@mck, I see why you want to use
eval now. But it's a very messy solution, and slow, as I mentioned in my answer to the previous question. The classic On Lisp says this about
"Generally it is not a good idea to call eval at runtime, for two reasons:
It’s inefficient: eval is handed a raw list, and either has to compile it on the
spot, or evaluate it in an interpreter. Either way is slower than compiling
the code beforehand, and just calling it.
It’s less powerful, because the expression is evaluated with no lexical context.
Among other things, this means that you can’t refer to ordinary
variables visible outside the expression being evaluated.
Usually, calling eval explicitly is like buying something in an airport gift-shop.
Having waited till the last moment, you have to pay high prices for a limited
selection of second-rate goods."
In this case the simplest thing is just to:
(defmacro testing-loop (var)
(let ((g (gensym)))
`(let ((,g ,var))
(if (consp ,g)
(loop for x from 0 to 5 collect x)
(loop for x from 0 to 5 and y in ,g collect y)))))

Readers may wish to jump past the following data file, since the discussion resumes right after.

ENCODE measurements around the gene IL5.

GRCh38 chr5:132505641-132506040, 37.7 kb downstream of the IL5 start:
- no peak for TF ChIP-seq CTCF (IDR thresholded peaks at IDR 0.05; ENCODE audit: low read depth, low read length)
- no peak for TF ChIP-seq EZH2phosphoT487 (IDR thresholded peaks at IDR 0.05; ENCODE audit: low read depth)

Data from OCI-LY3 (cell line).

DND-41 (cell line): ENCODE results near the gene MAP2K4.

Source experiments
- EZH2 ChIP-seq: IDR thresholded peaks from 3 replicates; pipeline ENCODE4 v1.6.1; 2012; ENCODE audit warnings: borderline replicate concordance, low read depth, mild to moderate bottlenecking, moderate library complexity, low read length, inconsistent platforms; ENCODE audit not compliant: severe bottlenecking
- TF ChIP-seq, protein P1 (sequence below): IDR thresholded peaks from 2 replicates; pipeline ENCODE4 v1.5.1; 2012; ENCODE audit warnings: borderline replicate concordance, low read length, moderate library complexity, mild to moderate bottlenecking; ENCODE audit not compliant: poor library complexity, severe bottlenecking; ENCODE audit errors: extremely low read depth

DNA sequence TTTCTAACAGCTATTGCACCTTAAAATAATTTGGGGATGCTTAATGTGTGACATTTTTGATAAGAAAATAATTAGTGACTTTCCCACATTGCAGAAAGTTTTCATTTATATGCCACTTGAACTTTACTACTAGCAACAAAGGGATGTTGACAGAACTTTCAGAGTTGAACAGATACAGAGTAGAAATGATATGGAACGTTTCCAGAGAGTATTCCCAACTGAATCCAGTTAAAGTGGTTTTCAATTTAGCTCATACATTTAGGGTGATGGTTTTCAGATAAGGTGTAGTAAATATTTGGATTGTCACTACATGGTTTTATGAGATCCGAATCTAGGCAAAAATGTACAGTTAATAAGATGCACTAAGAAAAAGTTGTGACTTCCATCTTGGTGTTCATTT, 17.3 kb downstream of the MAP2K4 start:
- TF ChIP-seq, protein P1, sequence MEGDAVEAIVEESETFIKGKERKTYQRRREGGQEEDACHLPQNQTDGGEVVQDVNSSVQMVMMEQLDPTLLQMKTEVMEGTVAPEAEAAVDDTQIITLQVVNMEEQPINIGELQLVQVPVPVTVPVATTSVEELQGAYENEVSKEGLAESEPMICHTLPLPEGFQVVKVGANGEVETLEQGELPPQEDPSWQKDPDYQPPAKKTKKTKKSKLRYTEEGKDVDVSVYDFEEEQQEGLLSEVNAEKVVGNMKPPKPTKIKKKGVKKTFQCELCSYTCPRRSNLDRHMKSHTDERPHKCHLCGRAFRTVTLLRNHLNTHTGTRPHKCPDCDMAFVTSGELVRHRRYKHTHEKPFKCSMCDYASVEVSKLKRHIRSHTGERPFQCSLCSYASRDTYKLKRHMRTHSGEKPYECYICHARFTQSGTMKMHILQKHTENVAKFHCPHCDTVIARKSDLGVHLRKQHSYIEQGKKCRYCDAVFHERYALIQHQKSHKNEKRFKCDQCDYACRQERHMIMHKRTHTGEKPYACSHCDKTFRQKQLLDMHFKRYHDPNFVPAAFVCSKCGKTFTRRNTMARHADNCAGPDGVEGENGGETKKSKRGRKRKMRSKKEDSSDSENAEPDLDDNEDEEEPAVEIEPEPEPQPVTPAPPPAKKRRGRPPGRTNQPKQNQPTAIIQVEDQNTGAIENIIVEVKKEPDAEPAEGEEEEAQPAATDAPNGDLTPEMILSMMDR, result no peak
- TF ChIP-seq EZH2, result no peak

I know you want to factor out the common
loop for x from 0 to 5 (which isn't actually needed in the second branch anyways). But
loop is itself a macro which is converted at compile time to efficient, low level code. So the call to
loop has to be built at compile time, using values which are available at compile time. You can't just insert an
(if) in there which is intended to be evaluated at run time.
If you really don't want to repeat
loop for x from 0 to 5, you could do something like:
(let ((a '(loop for x from 0 to 5)))
`(if (consp ,var)
(,@a collect x)
(,@a and y in ,var collect y)))
That's just to give you the idea; if you really do this, make sure to
A good lesson to learn from this is: when you are writing macros, you need to keep clearly in mind what is happening at compile time and what is happening at run time. The macro you wrote with
eval compiles the
loop macro dynamically, every time it is run, based on the return value of
consp. You really want to compile the 2 different
loop macros once, and just select the correct one at run-time.